One area of potential danger has to do with the person — the preacher, teacher, or committed follower of Christ — who relies on these mediated technologies to create a platform for the purposes of sharing the Gospel with others online. As mentioned above, this platform can offer tremendous fruit and opportunity in helping others know Christ more fully. A website, blog, Instagram account, Podcast or video series, and so on can certainly provide avenues of grace. However, they remain fraught with potential risks.
Jonathan L. Walton, Ph.D., a theology professor at Harvard University, wrote an article titled, “Staying Human in a Media Age.” In the article, he explores some of the temptations he has encountered as a pastor and theologian employing technology to augment his work of sharing the Gospel. One of his points: the endorphin rush of being followed and “liked” by thousands of faceless people all over the world can certainly breed egoistic addiction.
Walton admits that the realm of social media may “exacerbate the narcissistic impulses,” potentially corrupting our “vocation choices” to use social media and other technologies to magnify one’s voice and insight. Of course, this is something any prominent preacher, teacher, or pastor contends against, as there is always a temptation to eschew humility and depend on one’s inflated ego — or social media following — as opposed to God’s grace.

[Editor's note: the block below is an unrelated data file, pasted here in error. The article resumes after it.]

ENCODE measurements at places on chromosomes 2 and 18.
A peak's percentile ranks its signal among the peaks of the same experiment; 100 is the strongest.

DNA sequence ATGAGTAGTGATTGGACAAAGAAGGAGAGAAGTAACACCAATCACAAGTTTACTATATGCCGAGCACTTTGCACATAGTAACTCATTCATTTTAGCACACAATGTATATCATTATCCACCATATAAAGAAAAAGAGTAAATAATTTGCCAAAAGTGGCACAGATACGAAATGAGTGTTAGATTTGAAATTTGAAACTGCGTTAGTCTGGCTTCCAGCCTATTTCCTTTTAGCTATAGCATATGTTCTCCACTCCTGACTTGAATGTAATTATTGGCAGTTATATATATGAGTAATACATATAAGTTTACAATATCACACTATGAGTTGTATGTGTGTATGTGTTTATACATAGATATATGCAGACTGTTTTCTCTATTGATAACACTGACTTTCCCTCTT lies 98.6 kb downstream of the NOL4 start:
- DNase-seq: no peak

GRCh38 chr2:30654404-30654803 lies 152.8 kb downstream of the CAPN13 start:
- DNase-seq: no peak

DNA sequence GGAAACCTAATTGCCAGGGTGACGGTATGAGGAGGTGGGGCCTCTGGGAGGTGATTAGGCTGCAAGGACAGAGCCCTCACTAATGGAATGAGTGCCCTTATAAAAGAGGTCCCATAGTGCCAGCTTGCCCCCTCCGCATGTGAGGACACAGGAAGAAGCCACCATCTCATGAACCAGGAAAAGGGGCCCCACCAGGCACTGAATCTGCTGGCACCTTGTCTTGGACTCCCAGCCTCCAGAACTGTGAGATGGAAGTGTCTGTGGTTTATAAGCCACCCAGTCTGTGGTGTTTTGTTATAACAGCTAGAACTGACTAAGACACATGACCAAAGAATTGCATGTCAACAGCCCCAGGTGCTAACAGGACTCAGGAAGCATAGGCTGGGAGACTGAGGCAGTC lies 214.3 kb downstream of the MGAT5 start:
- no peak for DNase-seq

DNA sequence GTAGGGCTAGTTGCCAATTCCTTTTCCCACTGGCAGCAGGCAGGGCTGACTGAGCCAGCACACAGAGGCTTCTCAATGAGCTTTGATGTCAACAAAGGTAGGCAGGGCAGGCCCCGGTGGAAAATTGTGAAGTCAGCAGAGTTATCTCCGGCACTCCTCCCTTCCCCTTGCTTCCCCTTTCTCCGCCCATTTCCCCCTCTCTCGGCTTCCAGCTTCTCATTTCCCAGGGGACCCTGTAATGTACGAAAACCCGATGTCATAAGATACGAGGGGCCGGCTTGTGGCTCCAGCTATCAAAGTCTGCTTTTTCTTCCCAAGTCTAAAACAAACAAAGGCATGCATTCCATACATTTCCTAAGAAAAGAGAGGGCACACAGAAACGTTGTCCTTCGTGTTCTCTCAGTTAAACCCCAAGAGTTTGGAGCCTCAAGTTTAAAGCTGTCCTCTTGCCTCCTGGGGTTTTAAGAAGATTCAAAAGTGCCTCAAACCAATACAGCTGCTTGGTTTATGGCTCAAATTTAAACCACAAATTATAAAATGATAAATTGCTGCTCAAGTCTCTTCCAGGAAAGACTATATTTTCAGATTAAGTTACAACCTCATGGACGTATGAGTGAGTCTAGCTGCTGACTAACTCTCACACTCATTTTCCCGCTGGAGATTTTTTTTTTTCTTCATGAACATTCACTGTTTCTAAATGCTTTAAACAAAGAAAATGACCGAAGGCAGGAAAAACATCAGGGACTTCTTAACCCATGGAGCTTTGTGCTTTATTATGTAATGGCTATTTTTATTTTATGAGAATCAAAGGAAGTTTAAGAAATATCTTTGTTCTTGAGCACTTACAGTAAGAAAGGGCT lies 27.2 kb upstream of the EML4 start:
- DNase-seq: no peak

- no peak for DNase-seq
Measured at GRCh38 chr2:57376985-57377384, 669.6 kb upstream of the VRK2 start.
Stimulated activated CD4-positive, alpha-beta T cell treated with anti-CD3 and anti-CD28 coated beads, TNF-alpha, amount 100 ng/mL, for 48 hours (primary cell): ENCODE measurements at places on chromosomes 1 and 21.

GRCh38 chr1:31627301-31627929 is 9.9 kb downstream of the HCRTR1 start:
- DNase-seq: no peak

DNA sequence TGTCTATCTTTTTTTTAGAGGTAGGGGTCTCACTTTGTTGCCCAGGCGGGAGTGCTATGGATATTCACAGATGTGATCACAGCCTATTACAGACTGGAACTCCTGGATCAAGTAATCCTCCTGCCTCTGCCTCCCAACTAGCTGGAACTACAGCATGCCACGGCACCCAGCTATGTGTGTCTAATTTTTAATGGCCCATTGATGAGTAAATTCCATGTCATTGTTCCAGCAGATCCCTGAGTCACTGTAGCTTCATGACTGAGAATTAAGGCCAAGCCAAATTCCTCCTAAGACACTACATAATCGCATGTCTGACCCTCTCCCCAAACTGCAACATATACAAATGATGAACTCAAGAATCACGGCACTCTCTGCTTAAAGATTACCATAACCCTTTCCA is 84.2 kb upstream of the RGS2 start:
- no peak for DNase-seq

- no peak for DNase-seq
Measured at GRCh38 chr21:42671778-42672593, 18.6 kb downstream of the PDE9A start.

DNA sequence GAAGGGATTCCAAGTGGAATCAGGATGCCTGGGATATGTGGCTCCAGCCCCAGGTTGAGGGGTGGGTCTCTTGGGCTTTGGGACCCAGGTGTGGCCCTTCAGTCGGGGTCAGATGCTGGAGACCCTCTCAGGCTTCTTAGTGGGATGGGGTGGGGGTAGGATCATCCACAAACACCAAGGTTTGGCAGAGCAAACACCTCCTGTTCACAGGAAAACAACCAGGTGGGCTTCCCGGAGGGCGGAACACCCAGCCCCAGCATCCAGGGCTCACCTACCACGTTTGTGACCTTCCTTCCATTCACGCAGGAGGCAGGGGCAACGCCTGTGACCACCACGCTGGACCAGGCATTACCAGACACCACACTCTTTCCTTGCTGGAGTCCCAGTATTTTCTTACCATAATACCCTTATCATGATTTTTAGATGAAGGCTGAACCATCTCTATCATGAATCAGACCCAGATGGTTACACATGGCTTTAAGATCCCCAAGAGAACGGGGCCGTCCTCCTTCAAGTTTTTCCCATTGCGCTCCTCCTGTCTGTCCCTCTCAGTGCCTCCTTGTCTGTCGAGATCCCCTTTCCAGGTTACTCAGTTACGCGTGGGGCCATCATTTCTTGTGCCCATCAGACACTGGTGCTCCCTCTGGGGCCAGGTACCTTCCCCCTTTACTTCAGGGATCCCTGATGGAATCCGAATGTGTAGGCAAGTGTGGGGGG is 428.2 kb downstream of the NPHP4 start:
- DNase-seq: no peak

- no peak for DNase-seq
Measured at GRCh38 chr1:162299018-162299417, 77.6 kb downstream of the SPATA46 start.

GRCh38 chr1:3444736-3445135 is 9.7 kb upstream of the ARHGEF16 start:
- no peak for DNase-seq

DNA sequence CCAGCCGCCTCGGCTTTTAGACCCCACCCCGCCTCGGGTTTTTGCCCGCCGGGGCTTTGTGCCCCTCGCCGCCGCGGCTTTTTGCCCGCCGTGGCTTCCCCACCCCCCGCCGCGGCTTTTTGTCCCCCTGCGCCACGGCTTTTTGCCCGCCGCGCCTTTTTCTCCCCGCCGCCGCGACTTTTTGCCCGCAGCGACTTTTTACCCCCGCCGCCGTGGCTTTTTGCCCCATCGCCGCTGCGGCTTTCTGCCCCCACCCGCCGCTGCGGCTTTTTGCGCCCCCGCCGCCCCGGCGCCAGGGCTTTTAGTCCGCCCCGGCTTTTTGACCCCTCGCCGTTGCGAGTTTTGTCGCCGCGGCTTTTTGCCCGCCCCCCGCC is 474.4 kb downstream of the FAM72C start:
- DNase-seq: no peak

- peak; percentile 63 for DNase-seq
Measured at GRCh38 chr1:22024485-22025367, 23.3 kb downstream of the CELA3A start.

Related Article: Navigating the murky and challenging waters of social media.
Although this clearly raises questions regarding the dangers to one’s soul, there are also the dangers to one’s relationships. Walton writes about how being tethered to one’s social community can dilute relationships in real life: those relationships that are most precious and important to us. Walton writes:
“And if faith leaders offer themselves up as the transubstantiated bread and wine to be consumed by the networked public, they must keep giving for the ministry to thrive. What might this mean for the faith leader’s own soul? Spouse? Children? When we belong to everybody, we belong to nobody — including ourselves.”